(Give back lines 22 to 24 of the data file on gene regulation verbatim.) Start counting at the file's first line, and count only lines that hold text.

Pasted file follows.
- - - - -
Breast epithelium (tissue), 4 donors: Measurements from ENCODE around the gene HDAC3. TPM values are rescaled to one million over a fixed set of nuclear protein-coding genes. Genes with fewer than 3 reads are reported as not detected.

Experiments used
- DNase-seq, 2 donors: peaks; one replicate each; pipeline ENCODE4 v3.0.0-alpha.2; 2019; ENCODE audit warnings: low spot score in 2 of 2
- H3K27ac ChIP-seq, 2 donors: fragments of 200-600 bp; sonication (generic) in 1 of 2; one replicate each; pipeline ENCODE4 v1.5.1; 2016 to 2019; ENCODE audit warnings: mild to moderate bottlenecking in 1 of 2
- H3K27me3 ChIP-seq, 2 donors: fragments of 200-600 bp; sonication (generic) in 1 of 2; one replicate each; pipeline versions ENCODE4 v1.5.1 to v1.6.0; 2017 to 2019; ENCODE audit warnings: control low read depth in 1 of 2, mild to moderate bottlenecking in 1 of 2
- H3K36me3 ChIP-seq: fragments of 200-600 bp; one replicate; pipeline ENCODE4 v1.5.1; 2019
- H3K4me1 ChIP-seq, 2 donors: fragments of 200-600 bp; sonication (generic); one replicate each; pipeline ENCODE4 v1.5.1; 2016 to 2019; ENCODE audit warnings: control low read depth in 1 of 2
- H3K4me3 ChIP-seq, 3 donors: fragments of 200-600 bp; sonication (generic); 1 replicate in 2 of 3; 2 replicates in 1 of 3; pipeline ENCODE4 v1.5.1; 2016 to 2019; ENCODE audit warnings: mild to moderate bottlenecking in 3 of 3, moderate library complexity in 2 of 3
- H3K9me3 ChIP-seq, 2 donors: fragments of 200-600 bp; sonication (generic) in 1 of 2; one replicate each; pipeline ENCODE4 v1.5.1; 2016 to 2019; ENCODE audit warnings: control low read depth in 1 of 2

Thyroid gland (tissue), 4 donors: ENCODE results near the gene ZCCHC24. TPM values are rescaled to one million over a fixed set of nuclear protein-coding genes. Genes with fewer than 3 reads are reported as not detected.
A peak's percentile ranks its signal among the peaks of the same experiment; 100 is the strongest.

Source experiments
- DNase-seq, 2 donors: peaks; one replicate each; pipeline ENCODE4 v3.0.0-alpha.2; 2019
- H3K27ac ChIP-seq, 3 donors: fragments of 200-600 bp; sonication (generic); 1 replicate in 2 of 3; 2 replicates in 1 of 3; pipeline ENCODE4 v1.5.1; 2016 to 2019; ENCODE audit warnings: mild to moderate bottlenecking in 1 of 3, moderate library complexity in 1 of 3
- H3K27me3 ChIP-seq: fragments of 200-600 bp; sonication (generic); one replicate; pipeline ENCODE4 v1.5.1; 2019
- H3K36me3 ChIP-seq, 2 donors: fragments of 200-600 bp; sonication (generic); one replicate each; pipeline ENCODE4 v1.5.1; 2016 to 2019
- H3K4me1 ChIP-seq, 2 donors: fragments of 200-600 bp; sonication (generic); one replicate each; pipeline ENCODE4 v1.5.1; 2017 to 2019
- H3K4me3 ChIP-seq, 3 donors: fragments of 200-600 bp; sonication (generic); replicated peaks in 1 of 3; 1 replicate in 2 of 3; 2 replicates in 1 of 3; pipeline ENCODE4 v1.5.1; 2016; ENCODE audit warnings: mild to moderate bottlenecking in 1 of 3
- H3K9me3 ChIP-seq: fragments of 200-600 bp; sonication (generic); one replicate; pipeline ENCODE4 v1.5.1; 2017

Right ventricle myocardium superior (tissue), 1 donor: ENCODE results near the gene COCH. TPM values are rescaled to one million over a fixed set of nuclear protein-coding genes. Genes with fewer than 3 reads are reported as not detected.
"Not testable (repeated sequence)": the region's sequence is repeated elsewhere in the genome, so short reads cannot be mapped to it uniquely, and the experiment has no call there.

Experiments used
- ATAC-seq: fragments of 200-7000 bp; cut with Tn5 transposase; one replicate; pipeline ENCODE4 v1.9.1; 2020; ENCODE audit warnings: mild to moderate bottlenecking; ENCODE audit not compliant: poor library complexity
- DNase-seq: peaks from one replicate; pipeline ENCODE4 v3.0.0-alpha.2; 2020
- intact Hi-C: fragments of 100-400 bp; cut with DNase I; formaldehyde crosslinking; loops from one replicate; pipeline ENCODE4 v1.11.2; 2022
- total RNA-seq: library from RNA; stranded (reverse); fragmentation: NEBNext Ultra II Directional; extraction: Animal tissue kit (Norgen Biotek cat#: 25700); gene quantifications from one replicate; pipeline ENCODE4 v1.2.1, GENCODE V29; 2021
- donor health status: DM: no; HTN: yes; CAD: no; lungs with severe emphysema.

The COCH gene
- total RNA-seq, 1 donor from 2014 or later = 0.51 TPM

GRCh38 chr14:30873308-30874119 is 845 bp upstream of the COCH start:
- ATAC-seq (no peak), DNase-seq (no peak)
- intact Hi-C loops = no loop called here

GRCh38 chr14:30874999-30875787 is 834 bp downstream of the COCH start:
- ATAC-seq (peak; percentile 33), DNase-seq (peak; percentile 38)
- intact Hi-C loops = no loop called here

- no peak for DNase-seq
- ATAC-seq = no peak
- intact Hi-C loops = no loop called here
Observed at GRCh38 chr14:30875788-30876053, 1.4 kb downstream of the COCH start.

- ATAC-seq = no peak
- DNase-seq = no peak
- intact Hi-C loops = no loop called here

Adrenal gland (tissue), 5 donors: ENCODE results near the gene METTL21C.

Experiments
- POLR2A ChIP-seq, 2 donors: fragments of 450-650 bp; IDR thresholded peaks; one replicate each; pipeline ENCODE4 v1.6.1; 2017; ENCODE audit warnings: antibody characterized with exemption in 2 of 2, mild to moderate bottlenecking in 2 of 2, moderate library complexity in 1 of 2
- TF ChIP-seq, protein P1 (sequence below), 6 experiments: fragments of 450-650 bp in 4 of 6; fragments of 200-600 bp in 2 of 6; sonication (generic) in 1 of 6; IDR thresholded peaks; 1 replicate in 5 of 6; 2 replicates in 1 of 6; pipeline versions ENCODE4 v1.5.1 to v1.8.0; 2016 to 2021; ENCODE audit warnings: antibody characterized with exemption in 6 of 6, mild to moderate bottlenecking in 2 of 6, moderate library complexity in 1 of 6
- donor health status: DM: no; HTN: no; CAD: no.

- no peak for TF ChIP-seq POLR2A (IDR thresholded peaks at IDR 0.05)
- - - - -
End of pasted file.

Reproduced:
Experiments used
- ATAC-seq: fragments of 200-7000 bp; cut with Tn5 transposase; one replicate; pipeline ENCODE4 v1.9.1; 2020; ENCODE audit warnings: mild to moderate bottlenecking; ENCODE audit not compliant: poor library complexity
- DNase-seq: peaks from one replicate; pipeline ENCODE4 v3.0.0-alpha.2; 2020